Covid-19 has brought with it a host of new ways to publicly remember the dead. The National Covid Memorial Wall created by Covid-19 Bereaved Families for Justice, the Marie Curie Day of Reflection, set to mark the first day of the UK lockdown (23 March 2020), and the online Remember Me book of remembrance established by St Pauls Cathedral are all national, sometimes international, initiatives which commemorate mass death. While the UK government ponders an appropriate memorial response to Covid-19, academics have produced work urging policymakers to develop memorial practices which are inclusive, accessible, and appropriate. As people begin to create memorial monuments, remembrance events and online spaces to a sudden and sustained loss of life, understanding how previous communities have commemorated the dead can provide guidance for future policy priorities.
The Covid-19 pandemic is not the first time that the nation has had to work out how to grieve – previous wars, disasters, and other mass death events all precipitated new ways of remembering the individual dead. Families, communities, and governments all adapted to such events and created objects and ephemera to send to the bereaved. These items were often cherished by the recipient, and in many cases became family heirlooms. This was recognised during the First World War centenary in (2014-2018) , when commemoration initiatives urged families to rediscover their ancestors’ items to connect to their war experiences. But what about the people who could not trace their lineages back to the First World War? What of families whose pasts were caught up in colonialism, trauma, and discrimination? The focus on family memorial objects, only gifted by the British government to a selection of mostly white servicepeople, excluded the families of many whose ancestors were involved in the First World War. Centenary commemorations prioritised heteronormative family connections forged through blood over broader community ones, drawing on an idealised version of the family.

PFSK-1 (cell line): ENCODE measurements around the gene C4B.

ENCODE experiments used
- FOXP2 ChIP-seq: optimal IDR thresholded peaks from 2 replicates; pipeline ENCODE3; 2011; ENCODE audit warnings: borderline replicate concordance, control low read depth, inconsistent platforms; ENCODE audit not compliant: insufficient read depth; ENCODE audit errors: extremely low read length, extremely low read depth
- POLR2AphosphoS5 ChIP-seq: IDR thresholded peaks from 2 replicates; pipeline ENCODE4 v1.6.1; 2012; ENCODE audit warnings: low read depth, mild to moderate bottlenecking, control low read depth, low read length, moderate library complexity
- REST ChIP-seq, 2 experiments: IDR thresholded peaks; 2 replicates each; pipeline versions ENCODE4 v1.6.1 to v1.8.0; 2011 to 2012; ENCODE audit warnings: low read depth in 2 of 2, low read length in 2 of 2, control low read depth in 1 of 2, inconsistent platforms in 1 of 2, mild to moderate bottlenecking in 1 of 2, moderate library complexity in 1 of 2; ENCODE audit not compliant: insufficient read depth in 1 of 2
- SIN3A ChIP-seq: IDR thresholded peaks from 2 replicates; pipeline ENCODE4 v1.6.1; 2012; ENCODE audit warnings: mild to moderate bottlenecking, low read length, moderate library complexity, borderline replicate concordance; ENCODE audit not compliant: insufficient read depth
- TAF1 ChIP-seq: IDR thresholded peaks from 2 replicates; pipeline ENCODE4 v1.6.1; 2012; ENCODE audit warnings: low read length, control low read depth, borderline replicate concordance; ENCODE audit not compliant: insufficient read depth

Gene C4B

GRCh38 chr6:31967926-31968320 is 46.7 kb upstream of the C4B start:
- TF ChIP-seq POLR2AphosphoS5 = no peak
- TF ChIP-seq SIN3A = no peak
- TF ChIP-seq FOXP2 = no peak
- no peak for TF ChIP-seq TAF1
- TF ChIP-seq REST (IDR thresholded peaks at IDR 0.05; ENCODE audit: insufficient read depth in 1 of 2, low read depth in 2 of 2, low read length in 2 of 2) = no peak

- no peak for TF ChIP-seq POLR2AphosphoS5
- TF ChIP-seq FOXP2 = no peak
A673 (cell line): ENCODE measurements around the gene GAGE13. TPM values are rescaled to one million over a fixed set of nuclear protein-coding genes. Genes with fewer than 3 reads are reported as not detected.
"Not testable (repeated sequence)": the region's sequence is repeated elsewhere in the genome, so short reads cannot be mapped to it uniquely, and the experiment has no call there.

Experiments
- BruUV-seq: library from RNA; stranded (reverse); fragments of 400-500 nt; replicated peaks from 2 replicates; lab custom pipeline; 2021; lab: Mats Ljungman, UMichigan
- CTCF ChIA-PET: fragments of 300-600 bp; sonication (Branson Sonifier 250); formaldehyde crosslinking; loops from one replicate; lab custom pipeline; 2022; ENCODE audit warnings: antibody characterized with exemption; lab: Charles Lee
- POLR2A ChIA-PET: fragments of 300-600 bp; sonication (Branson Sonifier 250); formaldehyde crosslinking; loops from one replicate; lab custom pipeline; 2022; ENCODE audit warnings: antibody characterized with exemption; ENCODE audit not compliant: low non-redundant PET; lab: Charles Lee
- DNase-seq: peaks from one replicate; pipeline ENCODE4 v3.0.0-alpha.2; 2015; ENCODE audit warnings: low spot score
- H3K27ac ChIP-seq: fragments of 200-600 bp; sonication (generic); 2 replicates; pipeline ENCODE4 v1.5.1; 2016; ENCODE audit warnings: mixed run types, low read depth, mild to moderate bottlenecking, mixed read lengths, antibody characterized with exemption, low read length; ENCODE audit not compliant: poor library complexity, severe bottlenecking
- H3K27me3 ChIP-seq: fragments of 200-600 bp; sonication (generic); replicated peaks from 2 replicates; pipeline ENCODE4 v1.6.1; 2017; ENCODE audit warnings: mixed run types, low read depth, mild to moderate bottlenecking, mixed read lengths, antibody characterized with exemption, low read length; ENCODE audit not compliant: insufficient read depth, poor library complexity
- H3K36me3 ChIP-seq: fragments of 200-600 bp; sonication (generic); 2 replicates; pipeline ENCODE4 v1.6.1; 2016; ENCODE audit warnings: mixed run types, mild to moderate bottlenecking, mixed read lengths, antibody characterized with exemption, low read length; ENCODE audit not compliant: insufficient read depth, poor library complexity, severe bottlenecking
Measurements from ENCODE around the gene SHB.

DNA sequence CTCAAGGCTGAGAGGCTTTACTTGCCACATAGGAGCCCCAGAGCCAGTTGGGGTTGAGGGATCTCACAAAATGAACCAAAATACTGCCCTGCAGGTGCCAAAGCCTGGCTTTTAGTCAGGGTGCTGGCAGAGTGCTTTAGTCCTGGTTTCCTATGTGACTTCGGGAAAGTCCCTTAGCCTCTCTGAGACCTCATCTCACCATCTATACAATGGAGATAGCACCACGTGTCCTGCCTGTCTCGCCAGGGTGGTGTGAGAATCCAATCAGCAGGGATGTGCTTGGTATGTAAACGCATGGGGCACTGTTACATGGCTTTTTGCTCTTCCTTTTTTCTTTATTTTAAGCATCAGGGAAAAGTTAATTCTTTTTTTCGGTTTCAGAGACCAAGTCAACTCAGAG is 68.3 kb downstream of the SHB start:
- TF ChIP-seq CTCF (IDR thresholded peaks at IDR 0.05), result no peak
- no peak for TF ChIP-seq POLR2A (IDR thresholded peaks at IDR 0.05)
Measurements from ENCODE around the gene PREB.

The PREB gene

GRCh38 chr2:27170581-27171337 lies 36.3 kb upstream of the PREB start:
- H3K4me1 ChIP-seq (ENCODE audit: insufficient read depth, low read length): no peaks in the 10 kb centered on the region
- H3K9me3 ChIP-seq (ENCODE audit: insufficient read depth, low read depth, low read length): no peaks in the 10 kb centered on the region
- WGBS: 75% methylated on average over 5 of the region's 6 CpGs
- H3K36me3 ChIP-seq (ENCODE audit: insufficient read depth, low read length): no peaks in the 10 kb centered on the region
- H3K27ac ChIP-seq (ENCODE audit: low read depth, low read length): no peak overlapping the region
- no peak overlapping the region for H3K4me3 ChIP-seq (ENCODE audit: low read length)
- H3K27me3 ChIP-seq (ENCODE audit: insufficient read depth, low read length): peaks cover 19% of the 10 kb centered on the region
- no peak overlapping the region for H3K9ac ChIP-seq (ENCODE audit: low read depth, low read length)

Although people and cultures have different death practices, rituals, and beliefs, death is a universal experience. The deceased are commemorated by the living, and intricate memorial rituals are created to remember the dead. When people think of memorialisation, permanent stone or brass monuments to the dead are often the type of memorial that immediately springs to mind. National and local commemoration, through monuments and special events, such as the two minutes’ silence, are an important recognition of loss. But they are not the only way that people memorialise the dead – domestic memorial objects often form the backbone of individual and family commemoration.
National memorials to the dead after war and disaster have their roots in the proliferation of statues in the nineteenth century. By the time of the Second Anglo-Boer War (1899-1902), stone memorials in local communities and brass plaques in churches were commonly used to commemorate those who had been killed in service. During the First World War, people erected street shrines to honour the local dead. After the war, permanent plaques and memorials were used to express local and national mourning. In the 1920s, thousands of war memorials were built across the UK. Stone memorials were important. Local groups who did not get a memorial after their mass death event, such as the families of the victims of the Gresford mining disaster (1934), resolved this unfulfilled need by building one themselves, often decades later. Public and collective recognition of the dead matters to communities.